The truth is, we humans are created helpless, weak, exposed and constantly in need, so that we may seek refuge from Allah’s power. He can compensate for our weakness with His might, and from His sustenance, He provides for us. Only when in our utter helplessness we seek refuge, can we taste a level of closeness to Allah that doesn’t come from anywhere else.

We need to foster a new level of trust in His abilities, firm belief in Him and His watchfulness over us, so that we may be empowered to go through any hardship in life with Him and by Him, instead of weak and alone. Only through this opportunity can we establish a genuine servant-master relationship based on a true understanding and experience of Allah’s divinity and Lordship. Only when we understand where we stand in that relationship can we perfect the mission of our existence.

2) Feeling Sad Doesn’t Contradict Being A Good Believer

When we hear stories of Prophets, it is obvious that sadness is an integral part of these stories. Often, we can relate to their suffering. Take Prophet Yaqub, for example, whose story is anchored with sadness and struggle, and who acknowledged his emotional pain and opened up to it, but never allowed it to belittle his firm belief in Allah.

Or Lady Mariam, when the pain of childbirth drove her to the trunk of a palm tree, and in her intense emotional and physical suffering she said,

“Oh, I wish I had died before this and was in oblivion, forgotten.”

(Quran- 19:23)

Despite that, she still occupies the status as one of the best women in Islam.

The best among all, Prophet Muhammad, peace and blessings be upon him, when burying his child Ibrahim said,

“The eyes are shedding tears and the heart is grieved, and we will not say except what pleases our Lord, O Ibrahim! Indeed, we are grieved by your separation.”
So, whatever ordeal you are dealing with in your life, don’t feel guilty about being open to it and interacting with it. The most important thing is not to go so far into sadness that you cross the line with Allah while grieving, by displeasing Him or turning away from Him in despair.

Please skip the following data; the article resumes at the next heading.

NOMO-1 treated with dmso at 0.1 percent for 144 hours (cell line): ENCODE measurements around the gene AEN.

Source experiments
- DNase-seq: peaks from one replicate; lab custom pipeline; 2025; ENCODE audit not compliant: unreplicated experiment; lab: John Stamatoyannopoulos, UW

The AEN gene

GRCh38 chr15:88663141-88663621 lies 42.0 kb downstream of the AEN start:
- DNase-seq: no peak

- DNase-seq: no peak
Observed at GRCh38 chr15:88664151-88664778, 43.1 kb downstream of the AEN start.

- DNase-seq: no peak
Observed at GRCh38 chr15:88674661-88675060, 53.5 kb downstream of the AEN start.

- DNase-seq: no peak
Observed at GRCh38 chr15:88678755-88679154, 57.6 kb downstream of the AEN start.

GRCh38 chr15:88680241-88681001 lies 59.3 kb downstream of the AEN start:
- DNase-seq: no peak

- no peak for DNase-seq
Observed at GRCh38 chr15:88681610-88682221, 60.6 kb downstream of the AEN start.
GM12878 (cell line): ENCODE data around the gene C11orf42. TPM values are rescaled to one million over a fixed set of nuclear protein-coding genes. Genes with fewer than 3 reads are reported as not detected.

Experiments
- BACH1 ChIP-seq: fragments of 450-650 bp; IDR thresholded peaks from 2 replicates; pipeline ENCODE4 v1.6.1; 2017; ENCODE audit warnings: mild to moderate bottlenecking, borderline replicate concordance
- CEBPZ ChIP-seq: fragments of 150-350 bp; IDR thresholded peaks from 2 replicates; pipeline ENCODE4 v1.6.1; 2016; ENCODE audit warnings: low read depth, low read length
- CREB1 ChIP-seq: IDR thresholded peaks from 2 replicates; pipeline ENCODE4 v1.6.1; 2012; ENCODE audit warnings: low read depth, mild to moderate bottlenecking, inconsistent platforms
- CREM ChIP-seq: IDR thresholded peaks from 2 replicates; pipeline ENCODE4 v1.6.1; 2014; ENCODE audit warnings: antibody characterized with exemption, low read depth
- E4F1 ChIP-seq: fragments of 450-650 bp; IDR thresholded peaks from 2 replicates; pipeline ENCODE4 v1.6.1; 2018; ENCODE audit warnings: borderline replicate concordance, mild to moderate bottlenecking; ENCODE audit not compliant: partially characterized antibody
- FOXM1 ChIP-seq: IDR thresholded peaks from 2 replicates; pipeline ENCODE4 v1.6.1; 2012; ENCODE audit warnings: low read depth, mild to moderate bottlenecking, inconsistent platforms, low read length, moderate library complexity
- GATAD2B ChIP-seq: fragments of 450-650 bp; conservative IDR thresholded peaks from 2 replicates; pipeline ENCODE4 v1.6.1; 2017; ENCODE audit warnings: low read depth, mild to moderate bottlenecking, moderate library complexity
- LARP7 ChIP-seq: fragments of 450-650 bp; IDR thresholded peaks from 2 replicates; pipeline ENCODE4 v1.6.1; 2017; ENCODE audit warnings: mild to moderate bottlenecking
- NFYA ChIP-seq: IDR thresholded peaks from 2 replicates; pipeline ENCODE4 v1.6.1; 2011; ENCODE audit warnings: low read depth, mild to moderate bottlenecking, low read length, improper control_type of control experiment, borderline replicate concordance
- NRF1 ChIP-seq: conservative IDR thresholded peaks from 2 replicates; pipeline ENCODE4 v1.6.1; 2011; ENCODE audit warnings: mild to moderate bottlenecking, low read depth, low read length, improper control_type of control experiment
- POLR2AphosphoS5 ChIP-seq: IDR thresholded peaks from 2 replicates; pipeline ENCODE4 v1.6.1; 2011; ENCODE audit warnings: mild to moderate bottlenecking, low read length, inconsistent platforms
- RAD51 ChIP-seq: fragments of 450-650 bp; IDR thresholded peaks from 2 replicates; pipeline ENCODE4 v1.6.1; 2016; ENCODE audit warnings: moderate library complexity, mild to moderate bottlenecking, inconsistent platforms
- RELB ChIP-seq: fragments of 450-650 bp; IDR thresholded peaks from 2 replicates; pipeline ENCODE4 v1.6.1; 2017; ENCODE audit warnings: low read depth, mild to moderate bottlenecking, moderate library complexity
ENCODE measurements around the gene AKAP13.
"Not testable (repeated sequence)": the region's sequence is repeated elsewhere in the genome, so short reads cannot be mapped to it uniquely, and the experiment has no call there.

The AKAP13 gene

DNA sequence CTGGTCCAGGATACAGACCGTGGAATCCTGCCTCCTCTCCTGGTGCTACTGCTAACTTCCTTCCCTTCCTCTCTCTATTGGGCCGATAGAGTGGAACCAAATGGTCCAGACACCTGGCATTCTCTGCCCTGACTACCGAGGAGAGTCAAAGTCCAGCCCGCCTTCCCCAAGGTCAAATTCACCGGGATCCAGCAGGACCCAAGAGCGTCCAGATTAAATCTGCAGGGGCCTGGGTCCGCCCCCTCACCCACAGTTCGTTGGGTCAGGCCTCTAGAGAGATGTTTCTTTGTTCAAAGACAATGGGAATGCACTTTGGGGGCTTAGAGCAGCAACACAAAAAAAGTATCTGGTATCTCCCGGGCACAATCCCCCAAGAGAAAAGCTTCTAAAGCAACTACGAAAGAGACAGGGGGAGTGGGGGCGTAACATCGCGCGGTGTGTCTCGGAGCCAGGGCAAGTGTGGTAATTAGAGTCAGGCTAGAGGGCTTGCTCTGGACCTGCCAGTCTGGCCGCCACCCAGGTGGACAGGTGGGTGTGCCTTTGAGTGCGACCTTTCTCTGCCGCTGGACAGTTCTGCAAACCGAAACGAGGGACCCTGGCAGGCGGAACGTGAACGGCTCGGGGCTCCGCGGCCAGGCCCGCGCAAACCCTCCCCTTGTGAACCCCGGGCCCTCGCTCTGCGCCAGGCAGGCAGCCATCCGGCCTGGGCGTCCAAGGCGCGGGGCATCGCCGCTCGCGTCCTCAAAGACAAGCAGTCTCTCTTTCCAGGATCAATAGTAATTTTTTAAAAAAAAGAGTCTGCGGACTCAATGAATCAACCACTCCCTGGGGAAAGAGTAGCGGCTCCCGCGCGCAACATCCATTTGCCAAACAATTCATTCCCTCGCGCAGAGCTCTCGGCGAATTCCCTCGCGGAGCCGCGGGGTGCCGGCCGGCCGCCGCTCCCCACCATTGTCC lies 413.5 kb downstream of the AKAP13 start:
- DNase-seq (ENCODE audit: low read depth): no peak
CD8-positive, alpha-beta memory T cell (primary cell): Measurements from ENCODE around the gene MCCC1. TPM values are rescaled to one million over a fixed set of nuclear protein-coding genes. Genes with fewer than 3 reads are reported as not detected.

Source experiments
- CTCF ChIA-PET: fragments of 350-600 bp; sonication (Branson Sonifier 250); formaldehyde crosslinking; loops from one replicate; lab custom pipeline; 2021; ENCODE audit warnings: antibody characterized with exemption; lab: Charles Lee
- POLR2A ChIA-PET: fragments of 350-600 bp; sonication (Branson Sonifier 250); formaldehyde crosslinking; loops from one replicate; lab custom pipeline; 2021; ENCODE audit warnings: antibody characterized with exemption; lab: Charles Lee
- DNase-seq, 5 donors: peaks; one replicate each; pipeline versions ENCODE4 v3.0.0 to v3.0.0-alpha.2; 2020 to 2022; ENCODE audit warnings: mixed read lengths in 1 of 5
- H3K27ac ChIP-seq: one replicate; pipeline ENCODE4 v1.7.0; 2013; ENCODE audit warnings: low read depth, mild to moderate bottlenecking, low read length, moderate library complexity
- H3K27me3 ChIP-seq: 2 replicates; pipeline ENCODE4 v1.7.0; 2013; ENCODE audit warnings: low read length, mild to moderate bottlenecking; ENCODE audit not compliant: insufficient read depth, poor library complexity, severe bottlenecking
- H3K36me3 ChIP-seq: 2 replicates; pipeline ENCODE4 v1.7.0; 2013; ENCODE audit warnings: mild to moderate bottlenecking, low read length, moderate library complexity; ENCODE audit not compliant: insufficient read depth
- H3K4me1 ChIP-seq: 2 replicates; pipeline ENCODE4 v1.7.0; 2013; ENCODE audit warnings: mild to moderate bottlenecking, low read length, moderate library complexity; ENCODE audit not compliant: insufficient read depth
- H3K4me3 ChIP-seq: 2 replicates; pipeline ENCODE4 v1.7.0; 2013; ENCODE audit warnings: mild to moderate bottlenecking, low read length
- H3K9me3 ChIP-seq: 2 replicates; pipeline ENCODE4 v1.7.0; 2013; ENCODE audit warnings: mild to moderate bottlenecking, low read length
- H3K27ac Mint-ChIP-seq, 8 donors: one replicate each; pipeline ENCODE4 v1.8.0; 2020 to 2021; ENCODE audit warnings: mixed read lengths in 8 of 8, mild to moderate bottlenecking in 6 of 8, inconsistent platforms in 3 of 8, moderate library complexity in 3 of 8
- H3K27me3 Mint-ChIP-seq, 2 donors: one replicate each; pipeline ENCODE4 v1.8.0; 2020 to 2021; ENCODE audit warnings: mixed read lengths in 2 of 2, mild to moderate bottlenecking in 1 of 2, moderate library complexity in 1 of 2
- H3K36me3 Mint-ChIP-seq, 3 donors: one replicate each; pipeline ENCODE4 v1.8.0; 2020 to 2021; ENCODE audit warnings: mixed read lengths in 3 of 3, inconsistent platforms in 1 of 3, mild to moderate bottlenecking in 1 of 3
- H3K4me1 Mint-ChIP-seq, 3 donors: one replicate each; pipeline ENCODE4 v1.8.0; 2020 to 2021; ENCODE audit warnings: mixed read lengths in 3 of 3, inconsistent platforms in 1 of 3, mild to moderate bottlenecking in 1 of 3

3) Don’t Reject It, Accept It

Knowing that this suffering chose you specifically over many others requires some contemplation. It was meant to be, and nothing that is meant to be is haphazard, on the contrary, there is always a good reason for it.

As we learn from the story of Prophet Musa’s encounter with Khidr in the Quran, nothing happens without a divine reason behind it. However, sometimes we, like Prophet Musa, are unable to truly understand what this reason is. This is especially true when things happen that seem bad or unjust. All we can do is learn to accept that there is a reason for it and have complete faith in Allah’s plan.

There is nothing we can do to stop the storm, until we realise that it’s not the storm that hurts, it’s resisting it that does. Learn to flow with your suffering and let it carry you to the other end, and trust me, there, you will meet a very different version of yourself. Just realise that the only way out is through.

4) Don’t Look At How It Is Affecting You, Rather Look At Who Brought It upon You

If we look at emotional suffering in and of itself, it will be very hard to deal with. However, if we look at it as something coming from the Most Merciful, the Most Compassionate, the Source of Peace, the Reliever, the All Aware, the Watchful, the Responder to Prayers, the Wise, the Doer of Good, the Guide, and the All Comprehending, you will find there is no need to worry and you will be confident that no matter how difficult it may seem, Allah will send down His subtle kindness and gentleness along with it, making it easy for you. So, fix your heart towards the sender, not the consequences.

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Opinion

China’s brutal crackdown on the Uighur Muslims

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By Jen Kirbyjen

China was sharply criticized for its mass detention of members of the Muslim Uighur community at a United Nations Human Rights Council meeting on Tuesday — but the country pushed back, saying that the condemnation was politically motivated.

Western governments, including those in Europe, the United States, and Canada, had the harshest words for China. The United States chargé d’affaires Mark Cassayre demanded that China “abolish all forms of arbitrary detention” for Uighurs and other Muslims minorities, and that China release the “possibly millions” of individuals detained there.

 

China’s Vice Foreign Minister Le Yucheng dismissed these and other comments as “politically driven accusations from a few countries that are fraught with biases.”
China has detained as many as 1 million Uighurs in so-called “re-educationcenters” and forced them to undergo psychological indoctrination programs — like studying communist propaganda and giving thanks to Chinese President Xi Jinping. Chinese authorities have also reportedly used waterboarding and other forms of torture on the ethnic minority.

Xinjiang, where about 10 million Uighurs and a few other Muslim minorities live, is an autonomous region in China’s northwest that borders Kazakhstan, Kyrgyzstan, and Mongolia. It has been under Chinese control since 1949, when the communist People’s Republic of China was established.

Uighurs speak their own language — an Asian Turkic language similar to Uzbek — and most practice a moderate form of Sunni Islam. Some activists, including those who seek independence from China, refer to the region as East Turkestan.